SIG VIRTUS – New Standard In Tough

Many boxes of 77 grain were harmed in the making of this video

A few months back, we started a reliability test on the SIG MCX Virtus. The operating system is so unique and different on the Virtus, we were really curious about how well it would actually run over time. We tossed down the gauntlet of attempting to run it 2000 rounds suppressed, without a drop of lube. This would be on top of the 500 I already put through it for the initial review. SIG not only told us it would pass with flying colors, they provided the ammo to do so.

For those unfamiliar, 2k with a suppressor on is a high bar. Being a former CQB instructor for Special Forces, we had ample opportunity to see this in training. An M-4 will really start to gum up at around 500 rounds suppressed, and by 1000 is completely unreliable. The Army issue suppressors also start to get carbon locked to the muzzle around 500, often requiring a torch to get them free again. 1000 rounds also tends to be about the limit before accuracy falls completely apart. Often you can take a 2 MOA gun, clean the can, and drop back to 1 MOA instantly. So these were all testable items both with the SIG VIRTUS and with the SIG SRD556 direct thread suppressor.

I really wasn’t sure going into this if the VIRTUS would take it. But I am happy to report now that it has, setting, in my opinion, a new high water mark in reliability. First, the VIRTUS never once wavered from ½ MOA accuracy. That was probably the most shocking part. From day one to day 120, the gun is still incredibly accurate. The SIG suppressor division deserves an open bar and a bonus, they have batted one out of the park. The taper lock system also seems to be a very real advance in suppressor technology. I took the can off by hand today, at the end of the test. That is simply amazing.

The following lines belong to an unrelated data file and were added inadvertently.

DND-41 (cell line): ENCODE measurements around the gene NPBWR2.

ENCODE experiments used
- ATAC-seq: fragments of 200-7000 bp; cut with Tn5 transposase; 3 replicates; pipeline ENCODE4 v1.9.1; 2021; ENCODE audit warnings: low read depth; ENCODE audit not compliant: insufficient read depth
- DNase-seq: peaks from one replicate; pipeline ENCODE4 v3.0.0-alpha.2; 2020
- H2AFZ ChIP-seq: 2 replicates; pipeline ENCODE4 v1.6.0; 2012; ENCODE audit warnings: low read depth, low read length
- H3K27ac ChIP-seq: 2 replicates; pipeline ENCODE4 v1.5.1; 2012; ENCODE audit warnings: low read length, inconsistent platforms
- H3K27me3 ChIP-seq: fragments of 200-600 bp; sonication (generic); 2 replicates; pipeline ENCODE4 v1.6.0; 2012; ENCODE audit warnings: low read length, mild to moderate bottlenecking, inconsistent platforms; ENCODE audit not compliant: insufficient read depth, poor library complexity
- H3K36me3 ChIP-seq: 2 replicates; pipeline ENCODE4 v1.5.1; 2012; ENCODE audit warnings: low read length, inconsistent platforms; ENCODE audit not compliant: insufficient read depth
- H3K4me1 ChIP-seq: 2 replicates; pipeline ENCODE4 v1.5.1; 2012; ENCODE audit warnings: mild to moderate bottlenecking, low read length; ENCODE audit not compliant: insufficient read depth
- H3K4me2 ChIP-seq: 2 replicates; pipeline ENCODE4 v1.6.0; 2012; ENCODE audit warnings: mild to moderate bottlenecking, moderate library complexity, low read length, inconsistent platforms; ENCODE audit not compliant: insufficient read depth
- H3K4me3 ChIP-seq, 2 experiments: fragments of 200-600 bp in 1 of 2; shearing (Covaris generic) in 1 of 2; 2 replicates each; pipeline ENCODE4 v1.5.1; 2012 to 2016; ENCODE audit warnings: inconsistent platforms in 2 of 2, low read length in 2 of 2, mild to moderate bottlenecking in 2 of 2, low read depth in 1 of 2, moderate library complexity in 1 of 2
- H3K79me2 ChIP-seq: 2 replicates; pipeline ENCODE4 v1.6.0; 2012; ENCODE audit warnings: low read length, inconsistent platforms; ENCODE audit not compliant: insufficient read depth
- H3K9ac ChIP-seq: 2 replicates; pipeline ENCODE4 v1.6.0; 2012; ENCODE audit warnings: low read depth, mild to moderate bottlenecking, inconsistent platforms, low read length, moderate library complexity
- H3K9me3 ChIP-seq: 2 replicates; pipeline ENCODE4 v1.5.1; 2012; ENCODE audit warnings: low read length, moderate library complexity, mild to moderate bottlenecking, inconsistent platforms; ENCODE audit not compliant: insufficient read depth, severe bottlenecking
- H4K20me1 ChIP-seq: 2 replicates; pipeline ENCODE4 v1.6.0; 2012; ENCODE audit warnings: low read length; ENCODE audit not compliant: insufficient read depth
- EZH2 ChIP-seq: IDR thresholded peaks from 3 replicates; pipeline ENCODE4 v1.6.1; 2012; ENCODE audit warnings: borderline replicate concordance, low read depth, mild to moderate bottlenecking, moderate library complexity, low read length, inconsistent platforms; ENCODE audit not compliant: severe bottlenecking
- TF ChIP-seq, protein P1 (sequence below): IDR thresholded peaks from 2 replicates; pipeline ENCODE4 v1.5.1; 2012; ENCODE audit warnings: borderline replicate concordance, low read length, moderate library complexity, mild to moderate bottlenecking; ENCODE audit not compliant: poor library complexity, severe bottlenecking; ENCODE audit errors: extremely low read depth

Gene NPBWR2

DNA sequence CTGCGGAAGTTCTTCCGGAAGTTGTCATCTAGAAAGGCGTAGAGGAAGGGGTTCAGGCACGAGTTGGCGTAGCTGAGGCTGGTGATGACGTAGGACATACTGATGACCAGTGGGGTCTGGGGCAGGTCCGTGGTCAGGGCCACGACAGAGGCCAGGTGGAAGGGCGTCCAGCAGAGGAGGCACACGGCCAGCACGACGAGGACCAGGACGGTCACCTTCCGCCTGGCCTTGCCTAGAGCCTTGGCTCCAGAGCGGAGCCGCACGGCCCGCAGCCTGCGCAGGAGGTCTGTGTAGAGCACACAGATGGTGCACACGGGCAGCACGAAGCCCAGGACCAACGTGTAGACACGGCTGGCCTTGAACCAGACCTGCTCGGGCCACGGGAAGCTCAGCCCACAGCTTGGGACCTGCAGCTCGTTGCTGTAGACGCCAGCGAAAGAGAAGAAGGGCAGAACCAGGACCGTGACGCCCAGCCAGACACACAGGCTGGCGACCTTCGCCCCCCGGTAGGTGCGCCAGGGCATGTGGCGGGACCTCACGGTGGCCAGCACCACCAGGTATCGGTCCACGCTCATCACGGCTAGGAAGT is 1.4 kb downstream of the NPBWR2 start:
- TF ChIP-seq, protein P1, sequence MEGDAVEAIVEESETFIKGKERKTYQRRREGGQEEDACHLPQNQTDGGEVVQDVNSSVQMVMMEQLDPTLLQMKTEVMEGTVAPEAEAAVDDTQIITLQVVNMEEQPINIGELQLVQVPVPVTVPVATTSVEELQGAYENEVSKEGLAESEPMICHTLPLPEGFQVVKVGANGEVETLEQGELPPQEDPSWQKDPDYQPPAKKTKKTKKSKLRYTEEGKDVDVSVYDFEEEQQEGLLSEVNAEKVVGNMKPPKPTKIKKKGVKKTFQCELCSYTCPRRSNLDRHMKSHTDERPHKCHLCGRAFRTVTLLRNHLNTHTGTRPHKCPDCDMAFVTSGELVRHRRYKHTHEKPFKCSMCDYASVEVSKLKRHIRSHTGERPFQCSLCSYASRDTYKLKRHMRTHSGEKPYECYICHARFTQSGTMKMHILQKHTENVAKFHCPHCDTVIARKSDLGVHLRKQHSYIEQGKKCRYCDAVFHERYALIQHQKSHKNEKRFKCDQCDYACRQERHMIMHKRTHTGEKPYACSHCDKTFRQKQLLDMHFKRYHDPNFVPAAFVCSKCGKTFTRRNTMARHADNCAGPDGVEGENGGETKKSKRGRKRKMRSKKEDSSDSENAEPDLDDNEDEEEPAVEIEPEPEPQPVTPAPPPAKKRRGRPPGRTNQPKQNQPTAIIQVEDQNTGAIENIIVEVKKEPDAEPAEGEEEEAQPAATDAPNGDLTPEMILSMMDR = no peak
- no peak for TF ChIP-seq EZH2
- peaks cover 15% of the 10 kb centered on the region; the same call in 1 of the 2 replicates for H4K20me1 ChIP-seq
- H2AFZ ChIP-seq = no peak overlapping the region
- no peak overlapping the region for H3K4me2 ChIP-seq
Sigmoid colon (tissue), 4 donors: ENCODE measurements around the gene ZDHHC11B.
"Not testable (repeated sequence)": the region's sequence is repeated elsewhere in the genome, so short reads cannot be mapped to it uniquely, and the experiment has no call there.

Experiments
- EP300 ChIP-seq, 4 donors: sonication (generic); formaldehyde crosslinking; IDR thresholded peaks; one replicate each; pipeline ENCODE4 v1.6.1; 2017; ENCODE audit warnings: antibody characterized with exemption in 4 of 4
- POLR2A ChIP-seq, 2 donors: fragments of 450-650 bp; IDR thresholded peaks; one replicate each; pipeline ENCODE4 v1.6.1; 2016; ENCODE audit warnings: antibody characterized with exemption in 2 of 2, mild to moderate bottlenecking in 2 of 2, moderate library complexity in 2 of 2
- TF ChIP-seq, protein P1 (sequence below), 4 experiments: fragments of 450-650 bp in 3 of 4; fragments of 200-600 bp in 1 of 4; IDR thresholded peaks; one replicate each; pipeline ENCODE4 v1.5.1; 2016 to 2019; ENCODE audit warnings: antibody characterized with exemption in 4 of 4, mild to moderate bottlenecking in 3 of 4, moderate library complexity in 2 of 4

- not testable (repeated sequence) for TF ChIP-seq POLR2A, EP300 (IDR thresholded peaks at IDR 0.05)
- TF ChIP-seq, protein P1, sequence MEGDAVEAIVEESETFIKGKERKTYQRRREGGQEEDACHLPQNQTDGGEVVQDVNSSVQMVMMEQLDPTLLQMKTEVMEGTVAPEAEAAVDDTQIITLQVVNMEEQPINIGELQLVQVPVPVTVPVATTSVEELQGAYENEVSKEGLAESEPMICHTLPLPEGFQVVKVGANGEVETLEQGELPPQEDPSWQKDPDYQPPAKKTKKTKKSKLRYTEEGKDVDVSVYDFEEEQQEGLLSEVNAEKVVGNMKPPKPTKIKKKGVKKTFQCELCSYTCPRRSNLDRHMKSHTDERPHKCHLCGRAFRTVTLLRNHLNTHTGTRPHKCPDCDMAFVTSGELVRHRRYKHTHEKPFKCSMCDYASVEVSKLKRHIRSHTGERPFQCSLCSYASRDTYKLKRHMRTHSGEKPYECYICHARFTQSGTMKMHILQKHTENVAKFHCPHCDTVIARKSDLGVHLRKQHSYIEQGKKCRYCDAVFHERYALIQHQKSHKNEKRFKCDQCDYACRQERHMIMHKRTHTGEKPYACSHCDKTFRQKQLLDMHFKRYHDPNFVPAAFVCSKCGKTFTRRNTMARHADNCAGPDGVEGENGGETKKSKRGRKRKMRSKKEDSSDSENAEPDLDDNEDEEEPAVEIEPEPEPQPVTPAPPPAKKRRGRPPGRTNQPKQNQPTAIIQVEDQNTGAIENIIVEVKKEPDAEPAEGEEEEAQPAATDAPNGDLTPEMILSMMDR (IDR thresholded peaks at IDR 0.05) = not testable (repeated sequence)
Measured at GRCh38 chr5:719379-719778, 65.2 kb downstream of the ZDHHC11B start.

For reliability, the Virtus never even had a hiccup. All the lube burned off around 1000 rounds. I could tell because it stopped bleeding carbon between the upper and lower. But it never even slowed down. It is like the operating system found a maximum saturation of carbon, and nothing else would stick. There is a layer burned onto all the moving parts, but not nearly as thick as I would have anticipated. And nothing seems to have really changed from about 1200 rounds forward. If we had another 18,000 rounds, I would bet dollars to donuts the Virtus would continue all the way to the prescribed 20,000 rounds before replacement parts are prescribed.

I was skeptical of the VIRTUS, but I can now say it is a champion. SIG set out to offer a military rifle far beyond anything available, and they have succeeded. I would gladly choose the VIRTUS as my weapon if I were going back into harms way today. If you like spending more time shooting your guns than cleaning them, this is the rifle for you.


Learn more about the Sig Virtus click Here.

***Shop Guns America for your next Sig Virtus rifle.***


About the author: Clay Martin is a former Marine and Green Beret, retiring out of 3rd Special Forces Group. He is a multi-decade and -service sniper, as well as 3-Gun competitor and Master ranked shooter in USPSA Production. In addition to writing about guns, he is the author of “Last Son of The War God,” a novel about shooting people that deserve it. You can also follow him on twitter, @offthe_res or his website,

{ 11 comments… add one }
  • Russ H April 23, 2018, 12:34 pm

    Wow! Granted, that is hard to believe: With a suppressor, 1/2 MOA after 2000 rds, unscrewed the can by hand afterwards. I sincerely hope it is true. I’ve been looking at the Virtus for awhile – to include a suppressor. Nothing until now has really further stirred my interest in this platform, so now it’s something to note in the future. I also agree with a previous poster: Will the Virtus still be around in 5 yrs? I hope so.

    • Will Drider April 28, 2018, 1:56 am

      You bring up an interesting point “Will it still be around in five years?” I have two answers from different paths.
      1. Firearm design development and testing takes time. And that time span varies greatly based on the resources the Mfg want to invest. Sig is surely tweeking/refining the Virtus, new Models or Generations may follow. Like all companies, Sig will ultimately come out with something different or better down the road.